IEEE ponders WDM-PON, 25G PON for next generation EPON

The IEEE has released the results of an investigation into the necessity and potential requirements for EPON systems beyond the current top end of 10G EPON. The document, "IEEE 802.3™ Industry Connections Feasibility Assessment for the Next Generation of EPON," concludes that both an aggregate 40-Gbps multi-wavelength approach and a single-wavelength approach that would support 25 Gbps are worth considering.

The IEEE has released the results of an investigation into the necessity and potential requirements for EPON systems beyond the current top end of 10G EPON. The document, "IEEE 802.3™ Industry Connections Feasibility Assessment for the Next Generation of EPON," concludes that both an aggregate 40-Gbps multi-wavelength approach and a single-wavelength approach that would support 25 Gbps are worth considering.

The IEEE embarked on the investigation in 2014 (see "IEEE looks into EPON beyond 10 Gbps"). The group behind the new report sought input from a variety of sources, including network operators, system integrators, semiconductor vendors, and optical technology suppliers, among others.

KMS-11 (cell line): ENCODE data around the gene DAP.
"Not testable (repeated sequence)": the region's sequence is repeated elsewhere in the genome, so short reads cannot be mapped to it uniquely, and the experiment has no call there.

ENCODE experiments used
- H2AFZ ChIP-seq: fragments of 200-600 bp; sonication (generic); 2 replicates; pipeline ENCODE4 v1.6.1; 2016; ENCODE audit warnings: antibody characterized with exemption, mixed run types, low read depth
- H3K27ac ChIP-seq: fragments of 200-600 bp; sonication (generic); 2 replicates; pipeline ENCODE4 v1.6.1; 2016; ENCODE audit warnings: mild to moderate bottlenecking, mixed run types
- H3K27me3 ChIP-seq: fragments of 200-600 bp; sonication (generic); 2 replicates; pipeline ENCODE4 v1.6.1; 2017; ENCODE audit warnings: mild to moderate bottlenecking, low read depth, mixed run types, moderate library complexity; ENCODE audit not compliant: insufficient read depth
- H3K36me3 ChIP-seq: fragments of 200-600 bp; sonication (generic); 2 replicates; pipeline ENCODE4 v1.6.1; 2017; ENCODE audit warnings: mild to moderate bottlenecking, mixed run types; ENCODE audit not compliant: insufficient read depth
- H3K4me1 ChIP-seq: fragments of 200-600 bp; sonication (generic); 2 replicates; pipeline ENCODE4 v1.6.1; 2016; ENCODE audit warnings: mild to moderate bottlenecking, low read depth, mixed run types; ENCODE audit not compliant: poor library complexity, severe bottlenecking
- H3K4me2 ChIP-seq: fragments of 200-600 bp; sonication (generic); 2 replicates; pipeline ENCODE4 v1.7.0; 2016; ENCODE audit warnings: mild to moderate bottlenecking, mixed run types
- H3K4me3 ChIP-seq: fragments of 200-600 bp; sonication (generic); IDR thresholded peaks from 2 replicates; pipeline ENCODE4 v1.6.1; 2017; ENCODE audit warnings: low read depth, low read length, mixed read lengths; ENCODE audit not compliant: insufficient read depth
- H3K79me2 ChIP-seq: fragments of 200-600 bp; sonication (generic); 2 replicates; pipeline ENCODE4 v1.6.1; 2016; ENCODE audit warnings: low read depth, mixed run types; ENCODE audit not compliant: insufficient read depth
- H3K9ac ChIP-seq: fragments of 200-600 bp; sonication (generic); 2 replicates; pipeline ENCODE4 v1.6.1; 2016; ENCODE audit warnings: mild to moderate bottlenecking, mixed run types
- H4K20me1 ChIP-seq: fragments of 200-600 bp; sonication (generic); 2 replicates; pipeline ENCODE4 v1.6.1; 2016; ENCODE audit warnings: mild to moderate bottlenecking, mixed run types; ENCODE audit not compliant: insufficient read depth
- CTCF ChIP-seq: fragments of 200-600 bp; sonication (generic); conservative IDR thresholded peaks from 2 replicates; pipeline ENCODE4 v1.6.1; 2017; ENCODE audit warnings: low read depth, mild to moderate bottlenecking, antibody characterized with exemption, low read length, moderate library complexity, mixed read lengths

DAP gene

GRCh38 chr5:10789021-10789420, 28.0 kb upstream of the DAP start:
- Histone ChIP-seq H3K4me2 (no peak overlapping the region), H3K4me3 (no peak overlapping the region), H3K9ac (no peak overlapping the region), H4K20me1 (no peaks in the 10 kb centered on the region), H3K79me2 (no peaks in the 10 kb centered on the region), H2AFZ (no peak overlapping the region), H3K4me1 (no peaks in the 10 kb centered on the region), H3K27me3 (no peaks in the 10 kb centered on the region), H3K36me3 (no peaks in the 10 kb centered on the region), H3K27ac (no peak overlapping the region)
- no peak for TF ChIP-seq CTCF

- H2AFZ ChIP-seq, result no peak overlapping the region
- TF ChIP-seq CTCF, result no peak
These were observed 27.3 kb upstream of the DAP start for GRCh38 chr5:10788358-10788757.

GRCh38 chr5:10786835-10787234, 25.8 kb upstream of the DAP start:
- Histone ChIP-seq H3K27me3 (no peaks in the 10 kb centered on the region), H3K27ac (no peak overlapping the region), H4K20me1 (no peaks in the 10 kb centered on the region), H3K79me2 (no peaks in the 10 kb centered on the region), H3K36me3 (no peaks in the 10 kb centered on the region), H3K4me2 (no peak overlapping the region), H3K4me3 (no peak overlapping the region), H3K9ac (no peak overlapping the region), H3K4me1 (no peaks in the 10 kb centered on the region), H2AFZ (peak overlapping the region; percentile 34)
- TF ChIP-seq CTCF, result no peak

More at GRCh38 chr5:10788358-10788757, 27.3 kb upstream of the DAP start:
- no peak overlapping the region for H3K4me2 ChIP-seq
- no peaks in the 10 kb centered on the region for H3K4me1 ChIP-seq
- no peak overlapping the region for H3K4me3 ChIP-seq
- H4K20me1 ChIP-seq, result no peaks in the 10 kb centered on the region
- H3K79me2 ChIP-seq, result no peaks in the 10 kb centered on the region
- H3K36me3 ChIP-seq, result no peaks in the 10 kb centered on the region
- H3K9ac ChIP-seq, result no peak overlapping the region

While 10G EPON deployments are just beginning to pick up steam, the report authors learned that the industry expects there to be demand for even more bandwidth in the near future, as both residential and business services demands increase. The authors uncovered support for a pair of approaches for the next generation of EPON:

  1. a multi-wavelength (per-direction) EPON PHY with an aggregate downstream capacity of at least 40 Gbps (40G-EPON), with a path to 100 Gbps (100G-EPON).
  2. a single-wavelength (per direction) EPON PHY that would support symmetric rates of at least 25 Gbps (25G-EPON) or 25 Gbps downstream and 10 Gbps upstream (25/10G-EPON).

Two approaches might be needed because of the diversity of potential applications the next-generation of EPON might have to support, from residential services to mobile backhaul. "Not only are the technical requirements different in all these markets, but also the cost-to-performance objectives are different," states the report.

The report is an initial step towards the creation of new EPON standards. The report authors recommend the creation of a study group within the IEEE 802.3 Working Group to develop a Project Authorization Request, Criteria for Standards Development, and objectives for the potential new specifications. Should such a study group be formed and successfully complete its work, a Task Force would be created to develop the actual standards.

Finished next-generation EPON standards therefore would appear several years away.

The IEEE 802.3 report is available at http://www.ieee802.org/3/ad_hoc/ngepon/ng_epon_report.pdf.

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